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Canada report

Tobacco company accused of selling to smugglers

By JIM FOX

© St. Petersburg Times, published March 2, 2003


A major Canadian tobacco company and its executives are accused of fraud and conspiracy for allegedly selling cigarettes to smugglers in the 1990s.

The Mounties announced the criminal action against JTI-Macdonald Corp., eight of its officers and three associated companies in the United States.

The smuggling cost Canadian governments $1.2-billion in lost tax revenue, police estimated.

They said cigarettes and tobacco produced in Montreal and Puerto Rico were exported legally to the United States. Then the accused knowingly sold the goods to smugglers who moved them illegally into Canada, mainly through the Cornwall area in eastern Ontario near the borders with Quebec and New York, police said.

The alleged offenses occurred at a time when the Canadian government and some provinces had steeply increased tobacco taxes, in part to discourage consumption.

A black market in contraband cigarettes developed because of lower taxes in the United States, and led to Canada scaling back duties to remove the incentive for the illegal trade.

JT International, a division of Japan Tobacco Inc., has denied that it or its executives had condoned smuggling or other illegal activity.

Helicopter crash forces retreat

The crash of another aging Sea King helicopter has caused a warship heading for the Persian Gulf to return home.

The chopper crashed on the deck of HMCS Iroquois, injuring two seamen and forcing an embarrassing retreat to Halifax harbor. Repairs are expected to take several days.

The crash came three days after the Iroquois left to be the flagship of a naval task force checking for terrorists and enforcing sanctions against Iraq.

In brief

Carolyn Parrish, a Liberal politician from Toronto, has apologized in the Commons for off-handedly calling Americans "bastards" in reference to Iraq. "These are difficult and frustrating times for everyone," she said. "I share a fear of imminent war experienced by many Canadians." A TV microphone picked up the antiwar activist's comments after she walked away from reporters.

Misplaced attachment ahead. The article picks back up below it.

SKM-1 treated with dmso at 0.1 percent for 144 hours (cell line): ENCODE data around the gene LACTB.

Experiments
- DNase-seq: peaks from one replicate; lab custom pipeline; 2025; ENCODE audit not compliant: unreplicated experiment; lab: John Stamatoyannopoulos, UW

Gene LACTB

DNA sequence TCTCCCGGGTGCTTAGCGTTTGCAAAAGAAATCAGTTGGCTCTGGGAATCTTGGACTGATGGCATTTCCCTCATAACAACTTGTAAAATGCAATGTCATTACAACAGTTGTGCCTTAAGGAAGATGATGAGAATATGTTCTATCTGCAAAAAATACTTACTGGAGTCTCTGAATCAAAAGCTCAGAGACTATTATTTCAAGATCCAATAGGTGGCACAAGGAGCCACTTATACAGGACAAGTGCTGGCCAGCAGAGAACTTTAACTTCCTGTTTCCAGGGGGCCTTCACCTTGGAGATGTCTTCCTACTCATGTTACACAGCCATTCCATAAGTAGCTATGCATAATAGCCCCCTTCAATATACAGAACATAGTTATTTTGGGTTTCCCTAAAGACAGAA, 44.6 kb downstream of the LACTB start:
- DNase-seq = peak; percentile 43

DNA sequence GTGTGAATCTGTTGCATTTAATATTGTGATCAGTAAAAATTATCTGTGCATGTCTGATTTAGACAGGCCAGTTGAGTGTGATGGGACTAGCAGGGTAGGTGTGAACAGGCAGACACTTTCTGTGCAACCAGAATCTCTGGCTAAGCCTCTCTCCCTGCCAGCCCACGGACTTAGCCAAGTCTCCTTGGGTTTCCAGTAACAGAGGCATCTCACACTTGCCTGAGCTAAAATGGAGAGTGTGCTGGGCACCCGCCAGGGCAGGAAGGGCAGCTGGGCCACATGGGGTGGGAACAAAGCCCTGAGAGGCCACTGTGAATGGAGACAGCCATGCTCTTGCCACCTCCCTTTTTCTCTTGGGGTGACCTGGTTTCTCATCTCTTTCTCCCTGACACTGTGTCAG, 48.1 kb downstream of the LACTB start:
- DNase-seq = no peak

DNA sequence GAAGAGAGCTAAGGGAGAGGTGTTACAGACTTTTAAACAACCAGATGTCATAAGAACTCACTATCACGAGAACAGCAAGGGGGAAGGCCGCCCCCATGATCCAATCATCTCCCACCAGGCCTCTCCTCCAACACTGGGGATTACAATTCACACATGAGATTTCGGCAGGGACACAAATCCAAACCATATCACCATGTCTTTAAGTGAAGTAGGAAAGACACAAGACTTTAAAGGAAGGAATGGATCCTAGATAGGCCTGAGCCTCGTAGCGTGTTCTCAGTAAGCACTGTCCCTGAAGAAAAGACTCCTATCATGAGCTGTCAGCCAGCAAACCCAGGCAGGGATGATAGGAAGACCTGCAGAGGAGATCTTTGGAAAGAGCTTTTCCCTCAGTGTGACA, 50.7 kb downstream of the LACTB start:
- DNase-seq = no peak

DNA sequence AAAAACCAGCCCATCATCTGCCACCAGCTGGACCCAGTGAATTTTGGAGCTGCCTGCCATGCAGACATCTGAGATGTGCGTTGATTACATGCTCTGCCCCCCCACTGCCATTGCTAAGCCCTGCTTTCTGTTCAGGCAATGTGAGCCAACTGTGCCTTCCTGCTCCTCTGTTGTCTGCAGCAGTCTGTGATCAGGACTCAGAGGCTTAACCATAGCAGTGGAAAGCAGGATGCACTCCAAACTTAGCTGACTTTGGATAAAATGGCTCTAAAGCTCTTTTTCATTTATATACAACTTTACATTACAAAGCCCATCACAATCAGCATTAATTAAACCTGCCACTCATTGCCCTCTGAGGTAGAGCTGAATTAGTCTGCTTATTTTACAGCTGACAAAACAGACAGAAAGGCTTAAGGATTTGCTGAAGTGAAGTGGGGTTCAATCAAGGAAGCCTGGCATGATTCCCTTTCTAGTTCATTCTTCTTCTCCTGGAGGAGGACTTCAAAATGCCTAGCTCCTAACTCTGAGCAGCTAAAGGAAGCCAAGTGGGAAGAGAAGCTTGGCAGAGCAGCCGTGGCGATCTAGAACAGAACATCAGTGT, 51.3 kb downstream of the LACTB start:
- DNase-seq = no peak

Quebec Premier Bernard Landry says he's more concerned with getting re-elected in a vote as early as this spring than with planning another independence vote. Support for sovereignty is in the mid 40s in the latest polls. "I have promised not to hold a referendum if there is the slightest risk of losing," he said.

Facts and figures

Expectations of a one-quarter percent increase in the key Bank of Canada interest rate on Tuesday pushed Canada's dollar higher Friday to 67.13 U.S. cents. The U.S. dollar returns $1.4896 Canadian, before bank exchange fees.

The key Bank of Canada interest rate remains at 2.75 percent while the prime lending rate is 4.5 percent.

Soaring gasoline and electricity prices led inflation to a decade high of 4.5 percent in January, up from 3.9 percent in December.

Canadian stock exchanges were higher Friday, with the Toronto index at 6,591 points and the Canadian Venture Exchange 1,105 points.

Lotto 6-49: (Wednesday) 1, 5, 18, 19, 24 and 28; bonus 30. (Feb. 22) 2, 6, 17, 34, 46 and 48; bonus 49.

Regional briefs

A spring election is expected in Ontario as Conservative Premier Ernie Eves shuffled duties of several members of his Cabinet. The appointment of Attorney General David Young to minister of Municipal Affairs is a bid to repair strained relations with cities and towns over funding for services.

British Columbia's recall law shouldn't be used to try to overturn lost elections, Premier Gordon Campbell says. The Liberals, under fire from labor, seniors and social activists, survived a recall campaign involving Val Roddick in Delta South but face seven more, including a new attempt to recall Campbell. Canvassers have 60 days to collect valid signatures of more than 40 percent of registered voters to overturn the results.

Daniel Harrison, 41, of Regina, is accused of possessing a missing computer hard drive filled with the personal information of hundreds of thousands of Canadian investors and business tax records. He is under arrest for possessing the property owned by his former employer, the data management company ISM Canada. Harrison told police he borrowed the hard drive to work on a personal project.

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